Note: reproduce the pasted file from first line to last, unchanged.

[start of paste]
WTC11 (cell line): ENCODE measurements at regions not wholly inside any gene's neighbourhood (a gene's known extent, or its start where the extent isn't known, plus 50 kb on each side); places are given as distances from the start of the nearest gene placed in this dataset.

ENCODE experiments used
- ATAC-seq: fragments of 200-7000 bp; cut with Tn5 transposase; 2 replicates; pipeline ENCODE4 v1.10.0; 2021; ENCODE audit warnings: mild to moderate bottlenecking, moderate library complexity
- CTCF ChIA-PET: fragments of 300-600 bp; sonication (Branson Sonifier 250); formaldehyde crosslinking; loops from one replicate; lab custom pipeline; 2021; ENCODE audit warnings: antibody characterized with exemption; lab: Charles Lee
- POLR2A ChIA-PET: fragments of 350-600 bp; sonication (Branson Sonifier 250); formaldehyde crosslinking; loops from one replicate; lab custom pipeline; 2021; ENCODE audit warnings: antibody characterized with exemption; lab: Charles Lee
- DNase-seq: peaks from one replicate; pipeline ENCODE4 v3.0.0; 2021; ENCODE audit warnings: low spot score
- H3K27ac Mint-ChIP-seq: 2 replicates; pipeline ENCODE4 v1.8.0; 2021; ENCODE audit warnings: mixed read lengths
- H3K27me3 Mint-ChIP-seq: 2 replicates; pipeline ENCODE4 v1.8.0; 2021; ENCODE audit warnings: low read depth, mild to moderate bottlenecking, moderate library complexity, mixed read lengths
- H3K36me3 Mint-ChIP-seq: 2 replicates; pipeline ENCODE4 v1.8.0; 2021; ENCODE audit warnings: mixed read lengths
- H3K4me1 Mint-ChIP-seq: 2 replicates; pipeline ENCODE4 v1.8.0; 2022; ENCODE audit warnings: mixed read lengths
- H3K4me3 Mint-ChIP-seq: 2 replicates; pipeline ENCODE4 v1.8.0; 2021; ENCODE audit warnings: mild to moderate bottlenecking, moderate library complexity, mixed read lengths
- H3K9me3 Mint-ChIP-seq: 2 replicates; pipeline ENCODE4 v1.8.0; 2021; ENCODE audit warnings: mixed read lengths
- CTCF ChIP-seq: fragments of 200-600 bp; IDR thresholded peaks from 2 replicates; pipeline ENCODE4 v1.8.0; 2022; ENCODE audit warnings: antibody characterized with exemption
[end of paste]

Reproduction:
WTC11 (cell line): ENCODE measurements at regions not wholly inside any gene's neighbourhood (a gene's known extent, or its start where the extent isn't known, plus 50 kb on each side); places are given as distances from the start of the nearest gene placed in this dataset.

ENCODE experiments used
- ATAC-seq: fragments of 200-7000 bp; cut with Tn5 transposase; 2 replicates; pipeline ENCODE4 v1.10.0; 2021; ENCODE audit warnings: mild to moderate bottlenecking, moderate library complexity
- CTCF ChIA-PET: fragments of 300-600 bp; sonication (Branson Sonifier 250); formaldehyde crosslinking; loops from one replicate; lab custom pipeline; 2021; ENCODE audit warnings: antibody characterized with exemption; lab: Charles Lee
- POLR2A ChIA-PET: fragments of 350-600 bp; sonication (Branson Sonifier 250); formaldehyde crosslinking; loops from one replicate; lab custom pipeline; 2021; ENCODE audit warnings: antibody characterized with exemption; lab: Charles Lee
- DNase-seq: peaks from one replicate; pipeline ENCODE4 v3.0.0; 2021; ENCODE audit warnings: low spot score
- H3K27ac Mint-ChIP-seq: 2 replicates; pipeline ENCODE4 v1.8.0; 2021; ENCODE audit warnings: mixed read lengths
- H3K27me3 Mint-ChIP-seq: 2 replicates; pipeline ENCODE4 v1.8.0; 2021; ENCODE audit warnings: low read depth, mild to moderate bottlenecking, moderate library complexity, mixed read lengths
- H3K36me3 Mint-ChIP-seq: 2 replicates; pipeline ENCODE4 v1.8.0; 2021; ENCODE audit warnings: mixed read lengths
- H3K4me1 Mint-ChIP-seq: 2 replicates; pipeline ENCODE4 v1.8.0; 2022; ENCODE audit warnings: mixed read lengths
- H3K4me3 Mint-ChIP-seq: 2 replicates; pipeline ENCODE4 v1.8.0; 2021; ENCODE audit warnings: mild to moderate bottlenecking, moderate library complexity, mixed read lengths
- H3K9me3 Mint-ChIP-seq: 2 replicates; pipeline ENCODE4 v1.8.0; 2021; ENCODE audit warnings: mixed read lengths
- CTCF ChIP-seq: fragments of 200-600 bp; IDR thresholded peaks from 2 replicates; pipeline ENCODE4 v1.8.0; 2022; ENCODE audit warnings: antibody characterized with exemption